Though Ohio got all the Florida-like attention this year from the mainstream media (who can't seem to focus on more than one thing at time, and at that, for only mere seconds) back in Florida --- where nobody is looking, and yes the results were close though less so than in 2000 --- something also doesn't add up.
Kathy Dopp has been crunching hard election result numbers and a strange --- yet very clear pattern --- is emerging.
Using the very rough gauge of comparing Republican and Democrat registrations county by county to the actual final voting results, she finds that the percentage change of "Expected Votes" versus "Actual Results" are fairly consistent in counties that used E-Voting machines.
But in counties that used Optical Scan Voting the "Expected Votes" versus "Actual Results" are wildly discordant to say the least.
For example, look at just one sample from Baker County, FL...
REP: 24.3% DEM: 69.3%
REP: 7,738 DEM: 2,180
Change from Expected Results
REP: 220.4% DEM: -68.4%
That's a sample from just one county, but the majority of counties that used Opti-scan systems, particularly those systems made by "Election Systems and Software (ES&S)" show the same wildly discordant pattern.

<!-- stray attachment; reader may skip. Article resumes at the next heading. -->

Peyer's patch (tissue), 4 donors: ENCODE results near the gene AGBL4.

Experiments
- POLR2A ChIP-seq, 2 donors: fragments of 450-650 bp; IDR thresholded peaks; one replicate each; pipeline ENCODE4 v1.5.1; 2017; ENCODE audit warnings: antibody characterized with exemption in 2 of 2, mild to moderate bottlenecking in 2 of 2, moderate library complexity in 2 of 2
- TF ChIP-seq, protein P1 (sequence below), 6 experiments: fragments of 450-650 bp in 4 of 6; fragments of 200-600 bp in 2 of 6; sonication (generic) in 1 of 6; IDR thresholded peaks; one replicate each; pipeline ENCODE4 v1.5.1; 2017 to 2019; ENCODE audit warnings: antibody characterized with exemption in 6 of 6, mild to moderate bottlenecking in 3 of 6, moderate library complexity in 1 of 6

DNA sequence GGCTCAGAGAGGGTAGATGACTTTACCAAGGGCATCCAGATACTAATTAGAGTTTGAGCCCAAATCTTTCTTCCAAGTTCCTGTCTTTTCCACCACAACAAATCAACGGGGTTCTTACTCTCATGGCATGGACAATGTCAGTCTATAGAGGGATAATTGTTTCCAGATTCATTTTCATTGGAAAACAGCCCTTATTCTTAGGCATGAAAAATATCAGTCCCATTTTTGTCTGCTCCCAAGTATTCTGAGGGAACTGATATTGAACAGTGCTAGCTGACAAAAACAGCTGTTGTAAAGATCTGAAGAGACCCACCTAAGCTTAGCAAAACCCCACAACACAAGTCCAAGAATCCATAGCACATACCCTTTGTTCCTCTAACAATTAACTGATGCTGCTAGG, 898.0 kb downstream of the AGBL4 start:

Such a disparity between Actual Results and Expected Results (based on voter registration) could well be explained if the voter turnout was simply far and away in favor of Bush in Florida due to any number of factors. But why then do virtually none of the Electronic Voting counties in Florida show anything like those kind of disparities in the Expected versus Actual Results?
She's been updating her data throughout the day, adding info as it's made available by the state of Florida.
(Thanks reader Teri K. for the tip)
UPDATE: ES&S, together with Diebold Election Systems, are responsible for tallying some 80% of votes in the U.S. The CEO of Diebold Election Systems is also the founder of ES&S according to this interesting report from July 2003. It's also an interesting report because it seems to describe yesterday's results "to a T" in many ways...More on that soon...